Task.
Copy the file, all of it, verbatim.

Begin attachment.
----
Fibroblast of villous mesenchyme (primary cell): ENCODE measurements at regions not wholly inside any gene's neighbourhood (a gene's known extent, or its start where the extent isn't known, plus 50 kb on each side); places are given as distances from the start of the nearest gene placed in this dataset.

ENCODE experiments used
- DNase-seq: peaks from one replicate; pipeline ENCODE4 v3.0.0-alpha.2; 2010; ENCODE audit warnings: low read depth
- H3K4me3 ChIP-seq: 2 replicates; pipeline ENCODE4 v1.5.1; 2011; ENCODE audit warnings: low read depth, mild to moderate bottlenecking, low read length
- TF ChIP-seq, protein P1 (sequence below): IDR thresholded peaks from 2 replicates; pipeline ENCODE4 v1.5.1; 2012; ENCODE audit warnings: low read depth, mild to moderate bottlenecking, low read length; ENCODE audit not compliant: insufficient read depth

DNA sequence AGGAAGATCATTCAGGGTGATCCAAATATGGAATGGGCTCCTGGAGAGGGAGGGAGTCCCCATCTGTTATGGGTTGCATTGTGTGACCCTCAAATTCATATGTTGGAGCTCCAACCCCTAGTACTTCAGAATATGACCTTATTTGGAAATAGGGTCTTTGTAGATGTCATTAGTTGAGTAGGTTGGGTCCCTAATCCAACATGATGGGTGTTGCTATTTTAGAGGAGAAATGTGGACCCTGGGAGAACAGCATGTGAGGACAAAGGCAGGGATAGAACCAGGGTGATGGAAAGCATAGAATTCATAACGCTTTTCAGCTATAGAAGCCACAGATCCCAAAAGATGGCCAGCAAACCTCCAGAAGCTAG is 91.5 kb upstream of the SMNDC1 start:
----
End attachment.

Fibroblast of villous mesenchyme (primary cell): ENCODE measurements at regions not wholly inside any gene's neighbourhood (a gene's known extent, or its start where the extent isn't known, plus 50 kb on each side); places are given as distances from the start of the nearest gene placed in this dataset.

ENCODE experiments used
- DNase-seq: peaks from one replicate; pipeline ENCODE4 v3.0.0-alpha.2; 2010; ENCODE audit warnings: low read depth
- H3K4me3 ChIP-seq: 2 replicates; pipeline ENCODE4 v1.5.1; 2011; ENCODE audit warnings: low read depth, mild to moderate bottlenecking, low read length
- TF ChIP-seq, protein P1 (sequence below): IDR thresholded peaks from 2 replicates; pipeline ENCODE4 v1.5.1; 2012; ENCODE audit warnings: low read depth, mild to moderate bottlenecking, low read length; ENCODE audit not compliant: insufficient read depth

DNA sequence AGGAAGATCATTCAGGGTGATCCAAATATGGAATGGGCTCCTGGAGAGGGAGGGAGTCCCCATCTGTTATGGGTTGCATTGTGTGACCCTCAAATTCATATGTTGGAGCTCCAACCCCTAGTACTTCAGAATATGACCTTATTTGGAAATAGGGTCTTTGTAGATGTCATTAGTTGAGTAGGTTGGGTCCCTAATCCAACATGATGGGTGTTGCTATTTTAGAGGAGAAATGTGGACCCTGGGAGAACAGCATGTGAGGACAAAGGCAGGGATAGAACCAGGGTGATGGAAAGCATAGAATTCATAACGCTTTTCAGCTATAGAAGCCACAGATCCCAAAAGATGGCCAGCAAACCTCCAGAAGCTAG is 91.5 kb upstream of the SMNDC1 start: